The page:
Supply chains now crisscross the globe,
and most start where it's
Natural disasters caused billions of dollars in damage last month alone, according to a recent report,
The economic loss from 300 Indian heat-wave deaths in April however is listed as "unknown."
That may not be the case for long, as such deaths are the latest canary in the coal mine - or any mine, rainforest, or valley across the Earth's hot middle, where the building blocks of the developed economies are gouged out of the ground.
Manufacturing these days involves facilities in multiple countries, each of which has a sequential role in taking raw materials a step closer to being finished products.
Imported materials may remain unfinished, even after they're exported to the next station on the international assembly line.
This "vertical specialization," it turns out, may have a blind spot when it comes to climate change, according to new research (Enhanced Economic Connectivity to Foster Heat Stress-Related Losses) from the Potsdam Institute for Climate Impact Research.
Manufacturing is only as strong as the weakest, or in this case hottest, link in the supply chain.
The study is based on trade flows among 26 sectors within 186 countries.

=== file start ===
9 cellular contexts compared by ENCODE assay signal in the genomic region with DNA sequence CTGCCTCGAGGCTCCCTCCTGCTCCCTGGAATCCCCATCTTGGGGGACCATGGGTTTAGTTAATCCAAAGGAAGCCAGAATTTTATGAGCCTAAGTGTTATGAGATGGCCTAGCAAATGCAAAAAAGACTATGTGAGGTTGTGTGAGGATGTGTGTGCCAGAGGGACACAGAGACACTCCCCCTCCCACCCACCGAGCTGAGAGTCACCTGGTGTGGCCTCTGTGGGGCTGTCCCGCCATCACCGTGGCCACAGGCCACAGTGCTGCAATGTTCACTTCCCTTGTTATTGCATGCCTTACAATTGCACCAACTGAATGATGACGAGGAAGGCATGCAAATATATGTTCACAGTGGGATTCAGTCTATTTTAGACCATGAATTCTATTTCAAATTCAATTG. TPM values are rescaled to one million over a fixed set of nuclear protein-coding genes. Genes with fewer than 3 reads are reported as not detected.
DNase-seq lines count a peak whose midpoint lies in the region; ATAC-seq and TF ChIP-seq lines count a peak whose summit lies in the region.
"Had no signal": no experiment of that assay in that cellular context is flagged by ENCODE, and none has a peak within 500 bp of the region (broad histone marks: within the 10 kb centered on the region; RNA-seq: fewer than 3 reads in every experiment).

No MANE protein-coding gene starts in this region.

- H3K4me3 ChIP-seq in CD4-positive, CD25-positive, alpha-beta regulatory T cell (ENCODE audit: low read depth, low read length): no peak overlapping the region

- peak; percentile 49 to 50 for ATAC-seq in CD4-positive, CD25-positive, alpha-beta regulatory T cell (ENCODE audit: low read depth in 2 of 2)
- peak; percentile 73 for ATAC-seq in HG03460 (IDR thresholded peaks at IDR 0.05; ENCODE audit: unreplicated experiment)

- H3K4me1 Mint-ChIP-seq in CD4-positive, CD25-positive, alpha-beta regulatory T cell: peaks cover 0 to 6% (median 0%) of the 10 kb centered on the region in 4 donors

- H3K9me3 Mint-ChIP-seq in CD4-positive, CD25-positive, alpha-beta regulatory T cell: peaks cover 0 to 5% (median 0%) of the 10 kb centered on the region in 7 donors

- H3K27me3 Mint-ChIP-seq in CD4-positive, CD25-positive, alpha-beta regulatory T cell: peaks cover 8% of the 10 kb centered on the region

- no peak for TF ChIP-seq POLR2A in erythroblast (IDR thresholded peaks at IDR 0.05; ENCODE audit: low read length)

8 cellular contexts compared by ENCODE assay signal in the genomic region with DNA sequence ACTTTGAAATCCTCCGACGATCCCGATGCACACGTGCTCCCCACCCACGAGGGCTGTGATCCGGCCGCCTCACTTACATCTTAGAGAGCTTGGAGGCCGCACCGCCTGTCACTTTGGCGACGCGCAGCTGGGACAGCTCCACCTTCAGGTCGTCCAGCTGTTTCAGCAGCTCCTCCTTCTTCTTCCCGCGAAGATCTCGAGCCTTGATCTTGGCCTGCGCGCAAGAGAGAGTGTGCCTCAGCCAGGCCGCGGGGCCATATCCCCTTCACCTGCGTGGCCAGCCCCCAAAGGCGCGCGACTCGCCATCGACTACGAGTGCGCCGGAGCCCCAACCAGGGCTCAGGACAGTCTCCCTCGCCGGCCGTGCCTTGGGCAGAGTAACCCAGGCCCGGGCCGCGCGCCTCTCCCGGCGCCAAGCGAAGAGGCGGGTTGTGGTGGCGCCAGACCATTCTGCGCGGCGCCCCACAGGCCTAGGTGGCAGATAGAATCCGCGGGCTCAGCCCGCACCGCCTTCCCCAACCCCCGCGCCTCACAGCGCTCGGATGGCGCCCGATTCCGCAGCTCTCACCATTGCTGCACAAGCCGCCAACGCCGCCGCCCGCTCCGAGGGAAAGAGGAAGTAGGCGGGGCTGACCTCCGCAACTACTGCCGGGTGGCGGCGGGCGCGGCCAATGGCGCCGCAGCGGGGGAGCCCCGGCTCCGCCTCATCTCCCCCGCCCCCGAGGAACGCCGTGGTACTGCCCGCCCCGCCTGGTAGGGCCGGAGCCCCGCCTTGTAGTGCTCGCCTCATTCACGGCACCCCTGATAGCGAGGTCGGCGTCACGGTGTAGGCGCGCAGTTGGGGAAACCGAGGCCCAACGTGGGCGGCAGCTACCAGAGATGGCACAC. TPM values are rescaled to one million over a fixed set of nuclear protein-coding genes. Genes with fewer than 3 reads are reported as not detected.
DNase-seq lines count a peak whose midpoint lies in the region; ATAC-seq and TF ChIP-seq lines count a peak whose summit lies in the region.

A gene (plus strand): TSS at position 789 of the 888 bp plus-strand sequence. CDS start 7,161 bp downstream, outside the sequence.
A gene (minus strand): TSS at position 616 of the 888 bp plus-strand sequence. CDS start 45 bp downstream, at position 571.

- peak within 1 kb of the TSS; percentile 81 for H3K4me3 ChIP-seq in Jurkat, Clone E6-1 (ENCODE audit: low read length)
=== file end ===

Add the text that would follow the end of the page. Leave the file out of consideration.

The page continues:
Sifting through economic, population, and temperature data, Leonie Wenz and Anders Levermann found that the risk of economic losses from worker heat stress doubled from 2001 to 2011.
The losses percolated down supply chains almost imperceptibly.
But while the absolute losses are negligible at this point, Levermann said, the rate of change should be enough to call attention to the growing risks as the world warms.
Solomon Hsiang said that, similar trends in the U.S. amplified the economic impact of hurricanes on inland states by raising the cost of capital nationwide.
How heat affects worker productivity is a topic that's been studied a long time.
With hotter temperatures looming, researchers have studied what that means for whole economies.
An average annual temperature of about 55° Fahrenheit (13° Celsius) may be optimal working conditions. When the mercury rises past about 80°F, workers start to become less productive in industries like mining, construction, or forestry, where there's no escaping into an air conditioned offices.
While this Potsdam paper looked at the effects of heat, Levermann said he expects that other meteorological wallops getting the most attention - floods, drought, storms - will be shown to have a similar effect on what may be an increasingly fragile global manufacturing bucket brigade.